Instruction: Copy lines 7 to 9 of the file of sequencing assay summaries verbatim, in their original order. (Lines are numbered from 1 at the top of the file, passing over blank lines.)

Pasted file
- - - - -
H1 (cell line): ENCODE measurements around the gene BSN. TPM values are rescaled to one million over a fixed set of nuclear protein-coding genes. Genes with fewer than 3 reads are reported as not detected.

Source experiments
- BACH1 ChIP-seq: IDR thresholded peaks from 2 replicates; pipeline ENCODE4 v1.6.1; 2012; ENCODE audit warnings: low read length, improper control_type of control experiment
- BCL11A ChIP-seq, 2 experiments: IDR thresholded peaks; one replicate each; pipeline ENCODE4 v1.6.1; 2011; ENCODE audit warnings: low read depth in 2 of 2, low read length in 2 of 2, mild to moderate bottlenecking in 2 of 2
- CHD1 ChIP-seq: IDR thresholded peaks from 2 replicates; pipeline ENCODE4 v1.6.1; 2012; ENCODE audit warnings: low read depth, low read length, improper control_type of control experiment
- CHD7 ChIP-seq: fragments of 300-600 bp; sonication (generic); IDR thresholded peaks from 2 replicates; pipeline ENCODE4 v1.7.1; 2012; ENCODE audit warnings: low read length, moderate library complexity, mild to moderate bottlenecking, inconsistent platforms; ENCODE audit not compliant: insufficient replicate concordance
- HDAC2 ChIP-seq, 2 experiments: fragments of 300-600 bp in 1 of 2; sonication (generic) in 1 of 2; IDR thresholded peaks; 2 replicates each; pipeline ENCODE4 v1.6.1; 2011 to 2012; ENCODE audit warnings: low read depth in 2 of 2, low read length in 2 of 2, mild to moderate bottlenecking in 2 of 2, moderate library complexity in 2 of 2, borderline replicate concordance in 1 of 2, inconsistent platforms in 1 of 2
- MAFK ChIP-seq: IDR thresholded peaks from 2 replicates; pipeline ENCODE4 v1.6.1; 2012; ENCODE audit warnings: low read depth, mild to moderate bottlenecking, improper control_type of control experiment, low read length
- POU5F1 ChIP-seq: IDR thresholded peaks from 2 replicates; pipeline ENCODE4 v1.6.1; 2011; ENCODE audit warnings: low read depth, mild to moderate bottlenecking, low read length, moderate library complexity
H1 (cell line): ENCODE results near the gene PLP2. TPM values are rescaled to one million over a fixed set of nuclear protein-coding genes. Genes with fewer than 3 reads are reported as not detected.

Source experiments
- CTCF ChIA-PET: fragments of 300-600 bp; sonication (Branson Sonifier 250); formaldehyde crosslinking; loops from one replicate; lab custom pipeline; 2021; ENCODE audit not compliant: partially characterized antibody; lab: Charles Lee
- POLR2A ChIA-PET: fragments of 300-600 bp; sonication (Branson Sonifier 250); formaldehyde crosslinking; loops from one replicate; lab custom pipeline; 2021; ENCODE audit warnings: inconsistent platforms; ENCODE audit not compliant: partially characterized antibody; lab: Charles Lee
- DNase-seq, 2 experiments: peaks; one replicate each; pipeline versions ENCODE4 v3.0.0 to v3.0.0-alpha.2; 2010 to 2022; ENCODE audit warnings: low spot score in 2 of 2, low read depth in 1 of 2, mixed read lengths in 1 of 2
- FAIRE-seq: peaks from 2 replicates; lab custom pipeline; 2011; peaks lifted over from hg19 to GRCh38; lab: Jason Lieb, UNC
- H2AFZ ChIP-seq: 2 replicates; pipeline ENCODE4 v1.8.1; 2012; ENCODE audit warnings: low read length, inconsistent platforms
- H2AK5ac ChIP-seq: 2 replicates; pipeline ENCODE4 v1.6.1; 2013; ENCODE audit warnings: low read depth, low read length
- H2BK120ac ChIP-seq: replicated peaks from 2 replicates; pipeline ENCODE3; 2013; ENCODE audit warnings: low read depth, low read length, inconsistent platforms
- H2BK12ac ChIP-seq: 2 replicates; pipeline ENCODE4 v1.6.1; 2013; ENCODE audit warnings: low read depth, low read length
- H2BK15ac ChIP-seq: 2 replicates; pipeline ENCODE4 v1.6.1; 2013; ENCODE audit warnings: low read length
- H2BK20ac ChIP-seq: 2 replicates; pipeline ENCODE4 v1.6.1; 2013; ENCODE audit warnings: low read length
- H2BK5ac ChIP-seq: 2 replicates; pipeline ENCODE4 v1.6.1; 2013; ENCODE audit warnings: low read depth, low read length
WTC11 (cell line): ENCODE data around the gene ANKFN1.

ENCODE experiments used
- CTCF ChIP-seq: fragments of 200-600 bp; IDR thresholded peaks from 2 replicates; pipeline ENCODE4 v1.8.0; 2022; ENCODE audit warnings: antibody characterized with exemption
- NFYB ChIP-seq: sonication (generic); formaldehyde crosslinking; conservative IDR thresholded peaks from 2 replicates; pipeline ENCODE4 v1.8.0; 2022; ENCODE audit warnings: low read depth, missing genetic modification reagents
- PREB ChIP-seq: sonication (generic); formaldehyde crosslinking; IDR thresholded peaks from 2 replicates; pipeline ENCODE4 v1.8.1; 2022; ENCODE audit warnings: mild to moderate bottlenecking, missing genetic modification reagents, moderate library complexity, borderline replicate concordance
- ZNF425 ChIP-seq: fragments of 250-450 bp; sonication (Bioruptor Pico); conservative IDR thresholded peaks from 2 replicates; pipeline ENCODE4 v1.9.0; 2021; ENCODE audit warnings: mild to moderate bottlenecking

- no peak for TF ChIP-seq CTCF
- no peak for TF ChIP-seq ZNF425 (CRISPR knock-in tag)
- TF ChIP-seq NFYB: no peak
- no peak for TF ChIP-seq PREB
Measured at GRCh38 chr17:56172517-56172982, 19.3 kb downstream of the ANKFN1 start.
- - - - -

- HDAC2 ChIP-seq, 2 experiments: fragments of 300-600 bp in 1 of 2; sonication (generic) in 1 of 2; IDR thresholded peaks; 2 replicates each; pipeline ENCODE4 v1.6.1; 2011 to 2012; ENCODE audit warnings: low read depth in 2 of 2, low read length in 2 of 2, mild to moderate bottlenecking in 2 of 2, moderate library complexity in 2 of 2, borderline replicate concordance in 1 of 2, inconsistent platforms in 1 of 2
- MAFK ChIP-seq: IDR thresholded peaks from 2 replicates; pipeline ENCODE4 v1.6.1; 2012; ENCODE audit warnings: low read depth, mild to moderate bottlenecking, improper control_type of control experiment, low read length
- POU5F1 ChIP-seq: IDR thresholded peaks from 2 replicates; pipeline ENCODE4 v1.6.1; 2011; ENCODE audit warnings: low read depth, mild to moderate bottlenecking, low read length, moderate library complexity